TORONTO/NEW YORK (Reuters) - Performance Sports Group Ltd PSG.TO, the maker of Bauer hockey gear, is preparing to file for bankruptcy in the United States and Canada as early as Sunday evening, according to people familiar with the matter.
The company, which also makes baseball bats and other sports equipment, intends to file with a buyer in hand, and seek out higher bids through a bankruptcy auction, the people said, requesting anonymity because the matter is confidential.
Canadian alternative asset manager Brookfield Asset Management (BAMa.TO) and investor Sagard Capital Partners LP, a unit of Power Corp of Canada POW.TO, said this week they were exploring a deal with Performance Sports. In a separate filing, Sagard said that it was also working with Canadian investment firm Fairfax Financial Holdings Ltd (FFH.TO) on a deal for the manufacturer.
Performance Sports and Sagard Capital declined to comment. Brookfield and Fairfax did not immediately respond to requests made outside office hours for comment.
Brookfield and Sagard are among the biggest shareholders in Performance Sports.
The plans are not yet finalized, with Performance Sports alternatively seeking another break from its lenders, the people said.
Performance Sports Group faces a Friday deadline to turn in its annual financial statements to its lenders after receiving a 60-day extension this summer. If the company does not file its report, or receive another extension from its lenders, it will default and the lenders can call in all their debt.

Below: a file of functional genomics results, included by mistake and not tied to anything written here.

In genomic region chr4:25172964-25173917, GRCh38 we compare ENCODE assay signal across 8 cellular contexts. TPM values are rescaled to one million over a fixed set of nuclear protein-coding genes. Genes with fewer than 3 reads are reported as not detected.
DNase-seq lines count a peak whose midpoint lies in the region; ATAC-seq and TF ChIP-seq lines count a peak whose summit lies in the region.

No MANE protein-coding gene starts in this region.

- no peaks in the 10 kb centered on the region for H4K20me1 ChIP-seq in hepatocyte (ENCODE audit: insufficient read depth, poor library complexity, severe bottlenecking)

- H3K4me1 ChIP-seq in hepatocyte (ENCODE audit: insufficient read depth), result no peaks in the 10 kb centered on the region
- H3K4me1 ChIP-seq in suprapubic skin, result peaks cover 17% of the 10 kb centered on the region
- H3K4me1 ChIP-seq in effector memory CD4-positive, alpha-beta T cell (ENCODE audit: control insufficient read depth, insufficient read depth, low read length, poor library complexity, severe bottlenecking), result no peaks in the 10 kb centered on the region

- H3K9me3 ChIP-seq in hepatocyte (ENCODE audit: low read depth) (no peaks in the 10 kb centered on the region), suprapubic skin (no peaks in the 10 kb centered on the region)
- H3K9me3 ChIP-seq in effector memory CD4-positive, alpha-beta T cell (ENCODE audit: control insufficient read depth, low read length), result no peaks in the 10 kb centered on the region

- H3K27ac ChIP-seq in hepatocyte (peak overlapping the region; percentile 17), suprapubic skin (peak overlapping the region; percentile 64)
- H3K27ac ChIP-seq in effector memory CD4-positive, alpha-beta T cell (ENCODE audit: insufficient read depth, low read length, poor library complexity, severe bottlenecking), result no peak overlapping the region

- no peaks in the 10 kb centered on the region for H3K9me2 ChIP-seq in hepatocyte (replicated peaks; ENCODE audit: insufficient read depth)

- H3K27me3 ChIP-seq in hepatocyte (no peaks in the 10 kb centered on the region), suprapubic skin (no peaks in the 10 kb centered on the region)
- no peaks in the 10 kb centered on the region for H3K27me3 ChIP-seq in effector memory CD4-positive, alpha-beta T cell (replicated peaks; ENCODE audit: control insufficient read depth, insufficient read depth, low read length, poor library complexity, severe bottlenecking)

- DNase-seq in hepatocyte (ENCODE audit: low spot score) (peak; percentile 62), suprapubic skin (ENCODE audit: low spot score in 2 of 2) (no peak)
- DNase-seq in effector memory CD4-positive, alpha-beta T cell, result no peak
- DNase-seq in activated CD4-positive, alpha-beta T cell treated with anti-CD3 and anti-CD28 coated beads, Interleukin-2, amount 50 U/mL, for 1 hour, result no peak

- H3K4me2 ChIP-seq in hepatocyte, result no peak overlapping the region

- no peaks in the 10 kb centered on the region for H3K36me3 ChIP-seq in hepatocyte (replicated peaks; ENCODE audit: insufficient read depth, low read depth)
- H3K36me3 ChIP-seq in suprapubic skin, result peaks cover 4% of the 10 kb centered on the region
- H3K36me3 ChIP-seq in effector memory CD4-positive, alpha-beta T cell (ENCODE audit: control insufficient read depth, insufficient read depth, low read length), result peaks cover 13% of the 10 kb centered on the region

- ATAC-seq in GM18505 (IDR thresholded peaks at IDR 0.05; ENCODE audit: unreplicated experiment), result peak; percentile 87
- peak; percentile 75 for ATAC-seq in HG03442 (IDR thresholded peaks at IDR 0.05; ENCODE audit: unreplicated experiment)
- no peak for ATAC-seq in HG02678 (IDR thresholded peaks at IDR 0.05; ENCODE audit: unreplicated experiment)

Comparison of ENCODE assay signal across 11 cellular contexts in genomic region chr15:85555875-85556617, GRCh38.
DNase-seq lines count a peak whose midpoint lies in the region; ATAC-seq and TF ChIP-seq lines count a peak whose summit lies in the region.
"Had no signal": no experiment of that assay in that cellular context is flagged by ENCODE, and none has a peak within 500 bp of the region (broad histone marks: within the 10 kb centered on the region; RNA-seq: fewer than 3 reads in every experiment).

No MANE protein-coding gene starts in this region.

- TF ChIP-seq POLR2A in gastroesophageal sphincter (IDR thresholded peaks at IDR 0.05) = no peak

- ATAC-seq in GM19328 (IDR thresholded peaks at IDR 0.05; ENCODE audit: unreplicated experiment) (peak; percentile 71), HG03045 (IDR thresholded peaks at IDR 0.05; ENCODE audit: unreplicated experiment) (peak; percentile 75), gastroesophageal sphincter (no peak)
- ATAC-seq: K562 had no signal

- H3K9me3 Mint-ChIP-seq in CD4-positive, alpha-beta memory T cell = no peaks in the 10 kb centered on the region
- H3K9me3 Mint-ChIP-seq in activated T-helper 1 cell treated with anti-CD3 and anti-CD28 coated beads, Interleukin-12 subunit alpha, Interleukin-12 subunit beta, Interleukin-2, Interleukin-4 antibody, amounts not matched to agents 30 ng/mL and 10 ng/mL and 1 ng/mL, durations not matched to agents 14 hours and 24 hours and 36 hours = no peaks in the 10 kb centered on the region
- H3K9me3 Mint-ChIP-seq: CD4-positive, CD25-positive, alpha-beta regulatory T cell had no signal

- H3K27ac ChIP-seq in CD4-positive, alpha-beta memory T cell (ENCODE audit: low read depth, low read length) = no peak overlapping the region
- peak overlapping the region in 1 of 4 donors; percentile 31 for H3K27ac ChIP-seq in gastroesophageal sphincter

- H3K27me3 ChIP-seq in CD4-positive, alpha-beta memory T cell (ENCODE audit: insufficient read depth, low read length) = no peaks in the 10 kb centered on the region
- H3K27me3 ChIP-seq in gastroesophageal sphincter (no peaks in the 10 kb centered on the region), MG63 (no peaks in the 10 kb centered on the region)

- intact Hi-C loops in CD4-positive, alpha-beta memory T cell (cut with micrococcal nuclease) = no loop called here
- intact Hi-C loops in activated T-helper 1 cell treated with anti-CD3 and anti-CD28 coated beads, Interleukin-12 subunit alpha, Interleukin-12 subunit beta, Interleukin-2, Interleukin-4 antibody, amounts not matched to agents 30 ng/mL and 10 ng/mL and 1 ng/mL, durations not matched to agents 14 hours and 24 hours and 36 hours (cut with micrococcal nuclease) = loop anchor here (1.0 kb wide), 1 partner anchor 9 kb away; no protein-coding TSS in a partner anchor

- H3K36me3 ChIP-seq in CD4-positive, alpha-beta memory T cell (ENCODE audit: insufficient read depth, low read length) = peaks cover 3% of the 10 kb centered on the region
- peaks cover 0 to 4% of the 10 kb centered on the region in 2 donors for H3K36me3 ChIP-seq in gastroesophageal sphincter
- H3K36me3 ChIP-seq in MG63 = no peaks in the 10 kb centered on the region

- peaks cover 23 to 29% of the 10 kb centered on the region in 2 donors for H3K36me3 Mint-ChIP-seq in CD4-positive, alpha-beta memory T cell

Performance Sports has said it was delayed in filing its financial statements by an internal investigation into its accounting.
The former chairman of Performance Sports, Graeme Roustan, told Reuters in August that he is working with investment banks to explore a bid for the company.
The company’s troubles highlight the challenges North American manufacturers face in the highly competitive market. The sporting goods sector also faces tumult, with U.S. retailer Sports Authority filing for bankruptcy earlier this year.
The U.S. Securities and Exchange Commission is also investigating Performance Sports Group, the company has said.
Performance Sports has two loans, a term loan for $450 million, of which $330.5 million was drawn in February, and an asset-based revolving credit line of $200 million, which had $119.2 million drawn at the same time.
Performance Sports Group said in August that it hired investment bank Centerview Partners to help review options for the company and negotiate with lenders.
Founded in the 1920s, Performance Sports was owned for about a decade by sporting goods maker Nike Inc (NKE.N) and then sold to Graeme Roustan and private equity firm Kohlberg & Co in 2008.
This summer, Performance Sports said that it was consolidating baseball and softball operations and scaling back some of its offerings to improve its financial performance.
Additional reporting by Matt Scuffham; Editing by Sandra Maler, Bernard Orr